The angle of impact, when hailstones strike asphalt shingles, will leave a fracture or pock mark where the granules have been removed and the underlying asphalt layer is left exposed as shown at right. This can cause damage severe enough to warrant a roof replacement. Other signs of hail damage occur on gutters, as shown by the dents and distortion in the photo at left.

The roofing industry and shingle manufacturers always focused on making their products more wind-, water- and fire-resistant. The insurance industry, however, was becoming very concerned because extreme weather events, including hailstorms, coupled with ever-increasing housing density caused property loss claims to increase.

The industry teamed up with independent testing laboratories to devise a test to measure the impact resistance of asphalt roofing shingles.

One of the tests developed—Underwriters Laboratories (UL) 2218, Standard for Impact Resistance of Prepared Roof Covering Materials—consisted of dropping a steel ball through a tube from a height of up to 6 m (20 ft) onto the shingle. The other test, Factory Mutual (FM) 4473, Impact Resistance Testing of Rigid Roofing Materials by Impacting With Freezer Ice Balls—involved firing ice balls at high velocity at the shingle. In both tests, the impact energy was designed to mimic the impact energy of naturally occurring hailstones.

IKO was among the first manufacturers to introduce a laminated asphalt roofing shingle that met the established rating for impact resistance.

IKO cautions that no shingle can withstand the force of hailstones hitting it at high velocity without some kind of potential damage. So, it is important to understand an impact rating is solely a relative measure of a shingle’s resistance to damage from impact. It is not to be construed as any type of expressed or implied warranty or guarantee of the impact performance of the shingle(s) by the manufacturer, supplier, or installer.

For further details concerning the FM 4473 impact test standard, click here to download a PDF.

IKO Dynasty with ArmourZone

IKO Dynasty architectural laminated performance shingles with ArmourZone are quickly becoming the shingle of choice among homeowners and professional roofing contractors. Here are just a few reasons for this.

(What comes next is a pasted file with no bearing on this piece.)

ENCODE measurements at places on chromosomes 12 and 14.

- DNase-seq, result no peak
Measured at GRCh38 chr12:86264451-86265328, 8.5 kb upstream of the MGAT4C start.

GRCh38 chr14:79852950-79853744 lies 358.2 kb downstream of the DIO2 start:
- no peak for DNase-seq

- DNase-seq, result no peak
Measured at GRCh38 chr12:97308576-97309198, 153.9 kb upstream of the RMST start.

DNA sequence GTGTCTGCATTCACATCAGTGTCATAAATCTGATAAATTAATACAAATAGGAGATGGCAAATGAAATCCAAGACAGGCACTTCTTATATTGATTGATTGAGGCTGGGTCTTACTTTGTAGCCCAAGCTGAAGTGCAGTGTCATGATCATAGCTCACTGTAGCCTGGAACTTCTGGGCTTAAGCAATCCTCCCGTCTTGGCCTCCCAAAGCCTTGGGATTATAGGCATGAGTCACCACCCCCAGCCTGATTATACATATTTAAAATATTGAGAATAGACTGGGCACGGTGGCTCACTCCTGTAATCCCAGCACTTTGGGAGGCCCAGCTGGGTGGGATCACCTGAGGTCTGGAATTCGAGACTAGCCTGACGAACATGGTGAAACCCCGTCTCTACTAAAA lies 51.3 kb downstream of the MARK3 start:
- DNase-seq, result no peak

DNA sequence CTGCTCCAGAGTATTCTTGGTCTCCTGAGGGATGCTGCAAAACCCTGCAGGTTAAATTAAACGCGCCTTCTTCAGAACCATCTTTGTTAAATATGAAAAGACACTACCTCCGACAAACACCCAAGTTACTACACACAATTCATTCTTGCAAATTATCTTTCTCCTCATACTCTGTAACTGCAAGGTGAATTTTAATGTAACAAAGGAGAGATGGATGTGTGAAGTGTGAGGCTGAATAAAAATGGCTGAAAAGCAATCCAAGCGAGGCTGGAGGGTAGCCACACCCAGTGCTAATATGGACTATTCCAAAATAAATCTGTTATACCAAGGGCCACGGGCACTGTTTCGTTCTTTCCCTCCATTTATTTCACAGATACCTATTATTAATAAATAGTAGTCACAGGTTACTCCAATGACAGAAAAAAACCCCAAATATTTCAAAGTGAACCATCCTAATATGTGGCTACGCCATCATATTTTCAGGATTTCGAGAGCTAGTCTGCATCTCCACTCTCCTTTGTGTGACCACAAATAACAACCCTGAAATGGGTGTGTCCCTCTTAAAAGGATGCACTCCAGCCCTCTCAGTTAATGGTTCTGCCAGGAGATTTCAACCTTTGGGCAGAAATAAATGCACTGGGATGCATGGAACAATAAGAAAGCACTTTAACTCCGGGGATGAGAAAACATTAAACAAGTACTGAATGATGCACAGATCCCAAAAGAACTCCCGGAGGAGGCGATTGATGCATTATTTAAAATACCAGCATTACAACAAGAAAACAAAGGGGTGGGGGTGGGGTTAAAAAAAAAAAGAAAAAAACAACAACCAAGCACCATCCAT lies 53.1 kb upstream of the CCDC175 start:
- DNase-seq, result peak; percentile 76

Enhanced weatherability and handling

The last thing a homeowner wants to worry about is severe weather damaging their new roof and the resulting costs of repair. As such, Dynasty shingles offer limited warranty protection for high winds of up to 210 km/h (130 mph), thanks to their innovative ArmourZone technology.

Stunning, unique colour blends

  • IKO’s exclusive, advanced colour-blending technology.
  • A 4-drop process creates spectacular colour choices that are among the industry’s most beautiful blends.

Special “Advantage” size

  • Bigger than most competitors’ comparable product. Three bundles will give you exactly 9 m2 (100 sf) of coverage.
  • Enhanced curb appeal. Most competitors’ shingle tab exposure is 143 mm (5 5/8 in.). IKO Dynasty’s tab exposure is 150 mm (5 7/8 in.). That 6-mm (1/4 in.) difference may seem small, but the resulting larger exposure gives the finished roof a much more impressive look that homeowners love.
  • Fewer shingles and nails required per square. When you use fewer shingles, you save time and labour. Those savings mean you can get on to the next project sooner.


Dual lines, top and bottom, and 31.7 mm (1 1/4 in.) apart, guide installers to IKO Dynasty shingles’ wider nailing area for correct nail placement. Nails applied in this area ensure optimal fastening power for proper product performance.

IKO Fastlock™ adhesive

IKO’s modified bitumen sealant strip is formulated to be thick and aggressive to promote a strong bond and extraordinary performance with radiant heat from the sun.

Market trends, climate change, environmental legislation, and other factors will continue to influence the roofing industry well into the future. IKO is committed to a high level of vertical integration and is a global leader in the manufacture of asphalt roofing shingles and related accessories. These include underlayments, ice and water protectors, vapour barriers, ridge cap shingles, and a host of other products for both the residential and commercial roofing and waterproofing markets.

As a family-owned and -operated company for four generations, IKO is fully committed to constant innovation, investment in new technologies, and providing contractors with high-quality roofing products and exceptional customer service.

For more information about IKO Industries and its roofing products, visit

All information listed in this section was submitted by IKO Industries.
Kenilworth Media Inc. and Construction Specifications Canada (CSC) cannot assume responsibility for errors of relevance,
fact or omission. The publisher nor CSC does not endorse any products featured in this article.

Control the content you see on! Learn More.
Leave a Comment


Your email address will not be published. Required fields are marked *